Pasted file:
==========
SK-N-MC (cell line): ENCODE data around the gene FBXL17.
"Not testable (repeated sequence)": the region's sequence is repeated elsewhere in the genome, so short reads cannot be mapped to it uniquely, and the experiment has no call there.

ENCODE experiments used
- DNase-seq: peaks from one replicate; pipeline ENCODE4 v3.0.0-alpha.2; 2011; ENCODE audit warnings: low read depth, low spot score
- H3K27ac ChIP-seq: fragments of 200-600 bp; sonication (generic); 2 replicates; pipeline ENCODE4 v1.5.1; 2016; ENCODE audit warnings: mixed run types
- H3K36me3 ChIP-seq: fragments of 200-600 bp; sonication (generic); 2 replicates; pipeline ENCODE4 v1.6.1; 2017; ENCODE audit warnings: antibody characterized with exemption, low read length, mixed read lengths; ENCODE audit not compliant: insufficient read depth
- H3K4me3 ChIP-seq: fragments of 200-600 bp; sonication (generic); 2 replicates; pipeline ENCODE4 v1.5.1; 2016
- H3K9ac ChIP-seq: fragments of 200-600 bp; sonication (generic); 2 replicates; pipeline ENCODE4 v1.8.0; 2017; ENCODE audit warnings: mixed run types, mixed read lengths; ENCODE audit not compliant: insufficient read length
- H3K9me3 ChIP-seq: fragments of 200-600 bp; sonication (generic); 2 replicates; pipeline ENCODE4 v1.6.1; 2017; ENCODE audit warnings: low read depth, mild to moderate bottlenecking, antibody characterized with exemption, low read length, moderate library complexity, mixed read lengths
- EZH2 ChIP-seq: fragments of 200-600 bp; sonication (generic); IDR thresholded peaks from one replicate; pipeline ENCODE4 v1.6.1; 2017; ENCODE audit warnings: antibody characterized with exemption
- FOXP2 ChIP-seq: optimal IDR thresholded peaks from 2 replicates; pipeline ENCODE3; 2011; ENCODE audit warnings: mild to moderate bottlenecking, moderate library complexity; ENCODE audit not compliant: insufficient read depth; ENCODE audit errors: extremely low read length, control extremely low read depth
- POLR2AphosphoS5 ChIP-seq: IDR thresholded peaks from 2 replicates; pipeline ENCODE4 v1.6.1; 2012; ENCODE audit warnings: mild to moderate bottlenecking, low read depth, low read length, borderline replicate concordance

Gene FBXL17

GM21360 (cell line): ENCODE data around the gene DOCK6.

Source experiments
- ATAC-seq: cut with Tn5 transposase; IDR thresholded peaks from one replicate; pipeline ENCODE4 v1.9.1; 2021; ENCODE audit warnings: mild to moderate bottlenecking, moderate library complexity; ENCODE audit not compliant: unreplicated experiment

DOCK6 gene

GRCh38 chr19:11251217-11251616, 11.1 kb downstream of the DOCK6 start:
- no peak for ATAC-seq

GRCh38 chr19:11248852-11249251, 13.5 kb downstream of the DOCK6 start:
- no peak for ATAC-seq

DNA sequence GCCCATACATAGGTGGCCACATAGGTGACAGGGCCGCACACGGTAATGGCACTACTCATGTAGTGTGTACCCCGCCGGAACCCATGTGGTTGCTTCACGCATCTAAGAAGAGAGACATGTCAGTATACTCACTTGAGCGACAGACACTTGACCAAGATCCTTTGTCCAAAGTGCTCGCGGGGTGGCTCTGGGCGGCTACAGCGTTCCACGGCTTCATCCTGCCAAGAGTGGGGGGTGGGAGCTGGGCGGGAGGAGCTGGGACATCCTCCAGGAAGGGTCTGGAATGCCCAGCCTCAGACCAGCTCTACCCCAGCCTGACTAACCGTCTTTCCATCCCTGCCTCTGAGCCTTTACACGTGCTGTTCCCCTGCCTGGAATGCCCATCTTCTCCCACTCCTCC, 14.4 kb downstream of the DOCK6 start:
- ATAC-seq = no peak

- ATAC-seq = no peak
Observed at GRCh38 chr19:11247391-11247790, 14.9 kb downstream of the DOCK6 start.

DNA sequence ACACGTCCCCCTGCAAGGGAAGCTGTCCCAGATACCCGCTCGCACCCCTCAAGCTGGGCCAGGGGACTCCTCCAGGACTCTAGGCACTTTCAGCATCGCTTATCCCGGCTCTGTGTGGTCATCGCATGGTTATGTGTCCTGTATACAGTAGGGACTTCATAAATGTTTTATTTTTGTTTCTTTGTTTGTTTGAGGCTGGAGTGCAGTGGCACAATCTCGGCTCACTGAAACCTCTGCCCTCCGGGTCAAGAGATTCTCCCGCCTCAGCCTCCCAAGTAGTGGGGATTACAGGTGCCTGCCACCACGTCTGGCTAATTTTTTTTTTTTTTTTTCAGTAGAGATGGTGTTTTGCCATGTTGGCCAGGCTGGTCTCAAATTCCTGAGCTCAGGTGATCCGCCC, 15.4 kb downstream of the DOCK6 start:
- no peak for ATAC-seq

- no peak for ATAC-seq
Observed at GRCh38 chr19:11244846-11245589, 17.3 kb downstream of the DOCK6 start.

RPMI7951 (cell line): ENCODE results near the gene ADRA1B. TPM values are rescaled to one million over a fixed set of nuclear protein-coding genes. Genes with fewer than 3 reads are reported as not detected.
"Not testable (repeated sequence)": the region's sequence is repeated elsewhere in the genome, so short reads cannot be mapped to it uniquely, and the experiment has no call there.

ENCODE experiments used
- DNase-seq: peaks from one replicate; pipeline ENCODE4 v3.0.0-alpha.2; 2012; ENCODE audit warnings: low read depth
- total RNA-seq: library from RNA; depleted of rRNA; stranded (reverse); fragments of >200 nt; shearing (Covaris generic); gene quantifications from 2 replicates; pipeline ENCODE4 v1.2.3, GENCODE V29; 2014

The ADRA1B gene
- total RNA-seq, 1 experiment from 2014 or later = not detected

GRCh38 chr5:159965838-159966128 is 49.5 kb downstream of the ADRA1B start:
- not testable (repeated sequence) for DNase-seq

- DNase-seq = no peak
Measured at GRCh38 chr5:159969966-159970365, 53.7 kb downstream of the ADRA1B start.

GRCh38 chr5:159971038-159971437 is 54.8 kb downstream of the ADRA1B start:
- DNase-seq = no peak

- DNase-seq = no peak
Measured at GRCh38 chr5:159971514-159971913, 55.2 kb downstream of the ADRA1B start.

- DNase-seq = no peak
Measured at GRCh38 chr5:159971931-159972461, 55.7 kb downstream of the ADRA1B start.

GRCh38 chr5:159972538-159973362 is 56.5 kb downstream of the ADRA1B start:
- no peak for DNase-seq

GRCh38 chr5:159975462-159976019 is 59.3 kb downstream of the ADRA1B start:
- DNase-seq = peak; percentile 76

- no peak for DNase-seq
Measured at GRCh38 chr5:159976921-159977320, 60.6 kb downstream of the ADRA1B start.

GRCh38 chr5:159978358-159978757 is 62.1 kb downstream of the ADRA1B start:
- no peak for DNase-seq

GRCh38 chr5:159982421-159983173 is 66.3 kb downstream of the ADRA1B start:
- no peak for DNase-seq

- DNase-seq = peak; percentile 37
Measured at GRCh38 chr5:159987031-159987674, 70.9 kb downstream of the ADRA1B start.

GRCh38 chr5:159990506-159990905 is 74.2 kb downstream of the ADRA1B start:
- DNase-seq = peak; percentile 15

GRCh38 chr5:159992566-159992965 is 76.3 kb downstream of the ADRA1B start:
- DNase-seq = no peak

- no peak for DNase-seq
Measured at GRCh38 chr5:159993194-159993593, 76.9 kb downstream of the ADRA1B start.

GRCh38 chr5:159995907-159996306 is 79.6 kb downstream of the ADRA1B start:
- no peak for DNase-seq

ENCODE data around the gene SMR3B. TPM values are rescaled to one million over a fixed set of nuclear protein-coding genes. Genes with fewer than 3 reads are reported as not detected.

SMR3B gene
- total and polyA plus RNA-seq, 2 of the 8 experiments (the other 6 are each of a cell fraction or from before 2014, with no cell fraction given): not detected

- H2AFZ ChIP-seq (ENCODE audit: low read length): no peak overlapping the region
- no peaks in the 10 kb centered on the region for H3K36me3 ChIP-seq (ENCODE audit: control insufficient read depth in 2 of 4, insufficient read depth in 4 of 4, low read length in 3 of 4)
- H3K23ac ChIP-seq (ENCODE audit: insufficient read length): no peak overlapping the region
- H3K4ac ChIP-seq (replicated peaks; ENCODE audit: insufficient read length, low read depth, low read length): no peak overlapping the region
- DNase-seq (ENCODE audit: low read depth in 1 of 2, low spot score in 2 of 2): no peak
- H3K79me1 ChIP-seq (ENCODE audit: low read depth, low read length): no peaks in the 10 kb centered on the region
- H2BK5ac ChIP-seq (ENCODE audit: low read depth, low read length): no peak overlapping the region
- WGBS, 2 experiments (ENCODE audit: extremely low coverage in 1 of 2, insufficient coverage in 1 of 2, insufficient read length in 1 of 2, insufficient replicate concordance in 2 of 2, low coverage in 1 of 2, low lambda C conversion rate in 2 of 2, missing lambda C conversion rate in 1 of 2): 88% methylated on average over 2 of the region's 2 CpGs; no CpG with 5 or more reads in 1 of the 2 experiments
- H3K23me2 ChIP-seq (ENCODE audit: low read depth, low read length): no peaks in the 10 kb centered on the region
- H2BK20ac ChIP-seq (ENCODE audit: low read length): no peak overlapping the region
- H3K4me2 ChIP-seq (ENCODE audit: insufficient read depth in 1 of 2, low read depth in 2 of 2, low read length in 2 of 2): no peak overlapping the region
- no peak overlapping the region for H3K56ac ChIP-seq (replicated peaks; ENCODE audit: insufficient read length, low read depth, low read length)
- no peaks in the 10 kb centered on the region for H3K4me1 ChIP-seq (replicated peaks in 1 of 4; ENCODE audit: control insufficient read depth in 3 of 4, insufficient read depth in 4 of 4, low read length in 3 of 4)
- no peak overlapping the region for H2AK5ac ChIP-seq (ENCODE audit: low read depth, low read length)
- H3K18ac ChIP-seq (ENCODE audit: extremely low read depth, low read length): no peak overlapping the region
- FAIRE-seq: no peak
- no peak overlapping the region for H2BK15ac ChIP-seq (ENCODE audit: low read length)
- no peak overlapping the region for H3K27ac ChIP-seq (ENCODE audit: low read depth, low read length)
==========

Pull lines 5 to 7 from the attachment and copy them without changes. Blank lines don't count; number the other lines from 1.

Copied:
- H3K27ac ChIP-seq: fragments of 200-600 bp; sonication (generic); 2 replicates; pipeline ENCODE4 v1.5.1; 2016; ENCODE audit warnings: mixed run types
- H3K36me3 ChIP-seq: fragments of 200-600 bp; sonication (generic); 2 replicates; pipeline ENCODE4 v1.6.1; 2017; ENCODE audit warnings: antibody characterized with exemption, low read length, mixed read lengths; ENCODE audit not compliant: insufficient read depth
- H3K4me3 ChIP-seq: fragments of 200-600 bp; sonication (generic); 2 replicates; pipeline ENCODE4 v1.5.1; 2016